Late Spring, 1949

Professor Shukichi Somiya (Chisyu Ryu) has dedicated much of his time and energy to his studies, leaving his daughter, Noriko (Setsuko Hara), with the task of managing their household. It is a comfortable and nurturing environment that suits them well until one day when Noriko meets an old family friend, a widower named Onodera (Masao Mishima), who has recently remarried. Onodera reminds Shukichi of his parental duties to see Noriko marry, and Shukichi’s sister, Masa Taguchi (Haruko Sugimura), suggests that his assistant, Hattori (Jun Usami), should make a suitable husband for Noriko. Upon hearing that Hattori and Noriko spent an afternoon together bicycling to the beach, Shukichi attempts to elicit Noriko’s feelings on the subject of marriage, but is derailed when she explains that Hattori is already engaged. Unfazed by the disappointing news, Masa then presents Noriko with a new prospect named Satake, a Tokyo University graduate with a promising future at Nitto Chemicals who, she assuredly describes, looks just like Gary Cooper, “especially his mouth …but not the top half.” In an attempt to persuade Noriko to meet the potential suitor, Masa casually brings up the topic of her plans to act as a matchmaker between Shukichi and an attractive young widow named Mrs. Miwa (Kuniko Miyake), and Shukichi continues the deception in order to help Noriko overcome her ambivalence. After observing a polite exchange between Shukichi and Mrs. Miwa during a Noh play, Noriko realizes that things cannot remain as they are, and gradually comes to a sad realization and acceptance of a life apart from her adoring father.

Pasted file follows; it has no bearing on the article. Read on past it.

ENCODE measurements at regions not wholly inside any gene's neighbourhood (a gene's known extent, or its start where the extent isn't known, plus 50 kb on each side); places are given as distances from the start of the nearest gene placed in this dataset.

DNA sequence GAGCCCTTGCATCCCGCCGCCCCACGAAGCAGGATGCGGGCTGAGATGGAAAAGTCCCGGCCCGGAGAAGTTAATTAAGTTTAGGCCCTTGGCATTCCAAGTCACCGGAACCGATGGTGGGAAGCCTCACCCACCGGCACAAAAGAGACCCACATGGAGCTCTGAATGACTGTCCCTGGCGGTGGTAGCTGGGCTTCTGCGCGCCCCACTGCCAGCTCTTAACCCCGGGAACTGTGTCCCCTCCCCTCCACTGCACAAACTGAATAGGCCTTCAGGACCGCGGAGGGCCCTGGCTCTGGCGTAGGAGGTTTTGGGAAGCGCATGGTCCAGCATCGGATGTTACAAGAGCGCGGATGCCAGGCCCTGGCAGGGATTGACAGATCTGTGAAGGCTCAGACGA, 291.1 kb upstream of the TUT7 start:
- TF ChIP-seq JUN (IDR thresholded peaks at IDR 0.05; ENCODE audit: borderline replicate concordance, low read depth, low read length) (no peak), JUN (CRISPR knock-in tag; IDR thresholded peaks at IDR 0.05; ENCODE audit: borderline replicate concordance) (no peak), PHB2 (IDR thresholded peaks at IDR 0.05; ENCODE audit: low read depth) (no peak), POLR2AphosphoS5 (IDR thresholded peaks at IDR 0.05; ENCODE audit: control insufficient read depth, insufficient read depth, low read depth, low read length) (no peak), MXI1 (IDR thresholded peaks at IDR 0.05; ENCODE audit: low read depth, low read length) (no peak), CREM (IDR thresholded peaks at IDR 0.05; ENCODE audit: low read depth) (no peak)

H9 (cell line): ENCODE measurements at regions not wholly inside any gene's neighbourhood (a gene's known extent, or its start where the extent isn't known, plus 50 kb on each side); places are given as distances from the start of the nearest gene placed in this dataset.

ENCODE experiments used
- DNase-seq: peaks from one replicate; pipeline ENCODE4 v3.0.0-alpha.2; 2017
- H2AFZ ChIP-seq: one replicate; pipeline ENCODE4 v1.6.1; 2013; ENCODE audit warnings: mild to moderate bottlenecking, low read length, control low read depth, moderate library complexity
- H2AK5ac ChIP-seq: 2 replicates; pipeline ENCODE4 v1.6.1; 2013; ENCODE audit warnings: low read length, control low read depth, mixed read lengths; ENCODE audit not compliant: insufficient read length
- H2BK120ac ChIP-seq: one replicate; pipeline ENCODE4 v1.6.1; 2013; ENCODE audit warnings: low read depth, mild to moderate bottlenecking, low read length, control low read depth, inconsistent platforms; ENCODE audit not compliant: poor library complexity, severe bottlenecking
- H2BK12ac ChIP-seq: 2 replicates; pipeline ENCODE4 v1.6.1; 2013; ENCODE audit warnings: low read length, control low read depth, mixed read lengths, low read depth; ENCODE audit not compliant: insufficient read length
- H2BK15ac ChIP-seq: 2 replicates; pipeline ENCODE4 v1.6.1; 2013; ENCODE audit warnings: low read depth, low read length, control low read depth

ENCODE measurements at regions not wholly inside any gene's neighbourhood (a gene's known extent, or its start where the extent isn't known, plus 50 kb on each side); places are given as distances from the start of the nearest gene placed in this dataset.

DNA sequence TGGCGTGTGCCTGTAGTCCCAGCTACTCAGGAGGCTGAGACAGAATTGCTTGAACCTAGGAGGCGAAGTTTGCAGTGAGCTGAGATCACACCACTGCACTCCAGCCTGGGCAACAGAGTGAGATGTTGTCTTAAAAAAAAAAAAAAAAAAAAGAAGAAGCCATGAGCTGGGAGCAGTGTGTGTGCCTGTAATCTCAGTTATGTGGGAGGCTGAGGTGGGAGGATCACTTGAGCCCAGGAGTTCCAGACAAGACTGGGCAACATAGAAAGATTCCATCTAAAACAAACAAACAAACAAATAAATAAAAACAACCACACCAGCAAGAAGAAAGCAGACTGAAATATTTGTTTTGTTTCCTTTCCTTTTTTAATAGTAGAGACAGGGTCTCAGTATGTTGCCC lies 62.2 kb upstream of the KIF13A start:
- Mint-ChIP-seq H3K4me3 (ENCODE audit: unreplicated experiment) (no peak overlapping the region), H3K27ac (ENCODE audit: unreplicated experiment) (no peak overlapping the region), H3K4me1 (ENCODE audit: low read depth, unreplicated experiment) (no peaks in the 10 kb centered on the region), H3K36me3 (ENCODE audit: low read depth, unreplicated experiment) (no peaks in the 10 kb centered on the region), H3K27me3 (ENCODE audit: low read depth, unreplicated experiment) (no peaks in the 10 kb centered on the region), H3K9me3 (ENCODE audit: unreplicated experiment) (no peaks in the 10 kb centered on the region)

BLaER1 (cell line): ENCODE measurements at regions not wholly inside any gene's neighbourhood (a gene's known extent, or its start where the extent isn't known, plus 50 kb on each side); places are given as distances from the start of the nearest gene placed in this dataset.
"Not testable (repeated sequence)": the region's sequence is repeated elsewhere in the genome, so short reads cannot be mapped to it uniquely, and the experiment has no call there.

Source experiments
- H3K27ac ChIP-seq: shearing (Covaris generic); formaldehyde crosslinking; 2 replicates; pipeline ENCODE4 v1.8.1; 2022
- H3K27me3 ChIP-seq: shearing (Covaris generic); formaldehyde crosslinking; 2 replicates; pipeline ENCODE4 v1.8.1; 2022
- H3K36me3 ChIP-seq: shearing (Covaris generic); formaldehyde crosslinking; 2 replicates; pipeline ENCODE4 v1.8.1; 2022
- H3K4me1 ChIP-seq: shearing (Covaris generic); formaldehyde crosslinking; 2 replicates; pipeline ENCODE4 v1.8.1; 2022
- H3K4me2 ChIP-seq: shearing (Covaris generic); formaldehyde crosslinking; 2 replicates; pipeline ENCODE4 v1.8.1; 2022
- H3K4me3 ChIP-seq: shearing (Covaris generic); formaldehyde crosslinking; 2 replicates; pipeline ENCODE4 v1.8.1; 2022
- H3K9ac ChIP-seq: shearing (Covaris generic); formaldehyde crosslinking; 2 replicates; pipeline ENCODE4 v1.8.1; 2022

Yasujiro Ozu creates a poignant and exquisitely realized portrait of devotion, separation, and familial love in Late Spring. By providing minimal plot and eliminating external catalysts, Ozu portrays an honest reflection of contemporary Japanese middle and lower class family life, the shomin-geki. Stripped of a manipulative and artificial storyline, Late Spring reveals a sincere concern for the plight of the common man, an affectionate celebration for the subtle beauty of everyday life, and a profound sympathy for the inevitable passage of time.

© Acquarello 2001. All rights reserved.

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